Remember last week when it was reported that R.A. Dickey would be cool with a straight two-year extension? Yeah, about that. Adam Rubin of ESPN New York hears differently:
While it is being portrayed that Dickey only seeks a two-year deal on top of the existing $5 million owed in 2013, a team insider said that’s not how it is being communicated to the organization right now. Or, the source added, right now it is three years worth of money being sought.
So it’s more money, even if it isn’t a longer commitment. I can see that being reasonable, though. The issue with Dickey is the time in my view.
As for the “three years worth of money” thing, the Mets are market leaders in backloading and otherwise structuring deals, so it may make a lot of sense for them to figure out how to do that with Dickey — perhaps front-loading him — in order to better-align his paychecks and his likely value to the team.
For a few days, it looked like Aaron Judge was finally hitting his stride in the postseason. He was still striking out at a regular clip, piling more and more strikeouts atop the 16 he racked up in the Division Series, but he was mashing, too. He engineered a three-run homer during Game 3 of the Championship Series, followed by another blast and game-tying double in Game 4. His one-out double helped pad a five-run lead in Game 5, while his 425-footer off of Brad Peacock barely made a dent during a 7-1 loss in Game 6. And then Lance McCullers‘ curveball found and fooled him, as it did five of the 14 batters it met in Game 7:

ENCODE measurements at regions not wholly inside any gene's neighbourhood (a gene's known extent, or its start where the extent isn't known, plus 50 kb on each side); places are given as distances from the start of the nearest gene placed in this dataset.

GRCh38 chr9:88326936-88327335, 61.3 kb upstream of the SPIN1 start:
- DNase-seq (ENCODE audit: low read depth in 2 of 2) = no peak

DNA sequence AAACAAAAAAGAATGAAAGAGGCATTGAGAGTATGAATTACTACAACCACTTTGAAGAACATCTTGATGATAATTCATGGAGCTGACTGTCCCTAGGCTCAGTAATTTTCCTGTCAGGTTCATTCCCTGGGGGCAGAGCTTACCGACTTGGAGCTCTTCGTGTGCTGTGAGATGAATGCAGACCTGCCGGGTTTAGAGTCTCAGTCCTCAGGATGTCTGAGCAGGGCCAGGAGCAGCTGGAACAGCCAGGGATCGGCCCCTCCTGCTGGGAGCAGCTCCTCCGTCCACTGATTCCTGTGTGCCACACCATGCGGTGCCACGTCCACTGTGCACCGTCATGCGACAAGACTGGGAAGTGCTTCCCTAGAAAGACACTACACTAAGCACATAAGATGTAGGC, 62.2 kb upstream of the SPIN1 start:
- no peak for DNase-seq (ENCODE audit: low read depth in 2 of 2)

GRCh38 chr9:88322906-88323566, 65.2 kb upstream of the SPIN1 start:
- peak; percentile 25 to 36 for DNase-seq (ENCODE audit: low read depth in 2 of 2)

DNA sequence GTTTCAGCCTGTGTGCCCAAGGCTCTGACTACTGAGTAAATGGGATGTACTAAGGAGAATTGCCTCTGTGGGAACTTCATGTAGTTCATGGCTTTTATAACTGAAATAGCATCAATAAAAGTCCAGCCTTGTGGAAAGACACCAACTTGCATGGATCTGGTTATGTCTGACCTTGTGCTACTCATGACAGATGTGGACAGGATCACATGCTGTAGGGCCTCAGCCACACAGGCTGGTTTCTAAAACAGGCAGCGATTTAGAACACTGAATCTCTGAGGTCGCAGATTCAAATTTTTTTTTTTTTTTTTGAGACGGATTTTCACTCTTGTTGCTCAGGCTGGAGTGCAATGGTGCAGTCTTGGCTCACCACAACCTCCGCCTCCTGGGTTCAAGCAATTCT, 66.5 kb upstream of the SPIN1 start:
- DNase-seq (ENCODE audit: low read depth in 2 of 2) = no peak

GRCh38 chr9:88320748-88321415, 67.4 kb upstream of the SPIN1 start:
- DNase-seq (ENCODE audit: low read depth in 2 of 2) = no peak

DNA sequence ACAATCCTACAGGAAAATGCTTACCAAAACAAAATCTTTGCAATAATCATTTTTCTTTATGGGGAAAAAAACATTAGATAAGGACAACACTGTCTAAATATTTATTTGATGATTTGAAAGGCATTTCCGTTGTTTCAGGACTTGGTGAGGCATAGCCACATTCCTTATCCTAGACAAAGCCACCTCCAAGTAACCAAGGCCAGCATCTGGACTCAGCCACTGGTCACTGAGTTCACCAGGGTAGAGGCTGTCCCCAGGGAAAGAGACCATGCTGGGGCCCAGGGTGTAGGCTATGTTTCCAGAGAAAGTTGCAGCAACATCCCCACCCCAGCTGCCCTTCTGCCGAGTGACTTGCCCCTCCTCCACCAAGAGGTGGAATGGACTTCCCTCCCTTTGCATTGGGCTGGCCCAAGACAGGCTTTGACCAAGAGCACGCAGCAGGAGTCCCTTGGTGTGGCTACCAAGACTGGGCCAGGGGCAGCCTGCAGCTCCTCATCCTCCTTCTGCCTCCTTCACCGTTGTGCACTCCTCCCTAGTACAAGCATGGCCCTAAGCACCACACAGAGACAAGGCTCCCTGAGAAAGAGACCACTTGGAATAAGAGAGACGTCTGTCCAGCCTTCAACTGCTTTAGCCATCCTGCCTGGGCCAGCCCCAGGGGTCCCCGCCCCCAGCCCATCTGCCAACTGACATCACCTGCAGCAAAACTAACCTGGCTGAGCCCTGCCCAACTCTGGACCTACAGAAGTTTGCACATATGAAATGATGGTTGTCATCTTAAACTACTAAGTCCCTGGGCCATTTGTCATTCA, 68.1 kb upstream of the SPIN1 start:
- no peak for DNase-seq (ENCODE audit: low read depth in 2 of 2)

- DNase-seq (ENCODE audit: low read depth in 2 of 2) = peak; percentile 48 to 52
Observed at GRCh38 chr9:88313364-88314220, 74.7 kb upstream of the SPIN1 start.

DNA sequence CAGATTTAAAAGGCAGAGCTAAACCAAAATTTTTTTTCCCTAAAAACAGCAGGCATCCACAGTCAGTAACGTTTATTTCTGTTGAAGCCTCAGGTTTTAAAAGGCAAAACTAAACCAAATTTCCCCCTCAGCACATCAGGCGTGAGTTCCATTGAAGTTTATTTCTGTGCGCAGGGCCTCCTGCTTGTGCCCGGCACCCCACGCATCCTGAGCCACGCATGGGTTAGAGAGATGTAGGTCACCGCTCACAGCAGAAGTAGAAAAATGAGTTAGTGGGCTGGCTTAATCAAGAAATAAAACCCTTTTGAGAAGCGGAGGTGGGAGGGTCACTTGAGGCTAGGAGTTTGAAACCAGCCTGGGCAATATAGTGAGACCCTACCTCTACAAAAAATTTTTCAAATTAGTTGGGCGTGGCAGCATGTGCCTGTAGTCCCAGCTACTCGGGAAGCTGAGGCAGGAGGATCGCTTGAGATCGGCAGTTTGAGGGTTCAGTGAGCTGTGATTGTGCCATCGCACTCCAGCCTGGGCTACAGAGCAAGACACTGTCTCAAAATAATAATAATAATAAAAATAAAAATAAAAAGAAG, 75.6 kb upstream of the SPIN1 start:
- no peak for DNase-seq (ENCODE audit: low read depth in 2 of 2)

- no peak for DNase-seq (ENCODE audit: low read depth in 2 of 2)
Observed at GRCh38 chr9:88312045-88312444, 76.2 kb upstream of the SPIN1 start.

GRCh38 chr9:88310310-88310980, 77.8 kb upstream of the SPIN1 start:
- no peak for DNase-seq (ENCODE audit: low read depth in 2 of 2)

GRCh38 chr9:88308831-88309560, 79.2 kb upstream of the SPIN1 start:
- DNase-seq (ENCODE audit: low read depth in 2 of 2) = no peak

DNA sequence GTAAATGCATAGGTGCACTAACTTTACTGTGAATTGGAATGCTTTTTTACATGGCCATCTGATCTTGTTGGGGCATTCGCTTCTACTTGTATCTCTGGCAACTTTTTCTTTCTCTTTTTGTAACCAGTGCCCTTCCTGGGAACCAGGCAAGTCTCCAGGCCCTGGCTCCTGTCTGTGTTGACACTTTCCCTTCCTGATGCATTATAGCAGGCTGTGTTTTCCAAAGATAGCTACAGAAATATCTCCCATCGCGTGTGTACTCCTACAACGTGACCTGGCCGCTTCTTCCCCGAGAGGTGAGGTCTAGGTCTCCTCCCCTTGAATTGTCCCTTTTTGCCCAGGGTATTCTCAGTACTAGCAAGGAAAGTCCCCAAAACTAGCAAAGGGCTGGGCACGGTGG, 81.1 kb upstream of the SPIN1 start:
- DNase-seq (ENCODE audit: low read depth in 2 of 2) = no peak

The strikeout was Judge’s first of the evening and 27th since the start of the playoffs. No other major league batter has racked up that many strikeouts in a single postseason, though Alfonso Soriano’s 26-strikeout record in 2003 comes the closest. Within that record, Judge also collected three golden sombreros (four strikeouts in a single game), narrowly avoiding the dreaded platinum sombrero (five strikeouts in a single game).
It’s an unfortunate footnote to a spectacular year for the rookie outfielder, who decimated the competition with 52 home runs and 8.2 fWAR during the regular season and was a pivotal part of the Yankees’ playoff run. Thankfully, the image of McCullers’ curveball darting just under Judge’s bat won’t be the image that sticks with us for years to come. Instead, it’ll look something like this: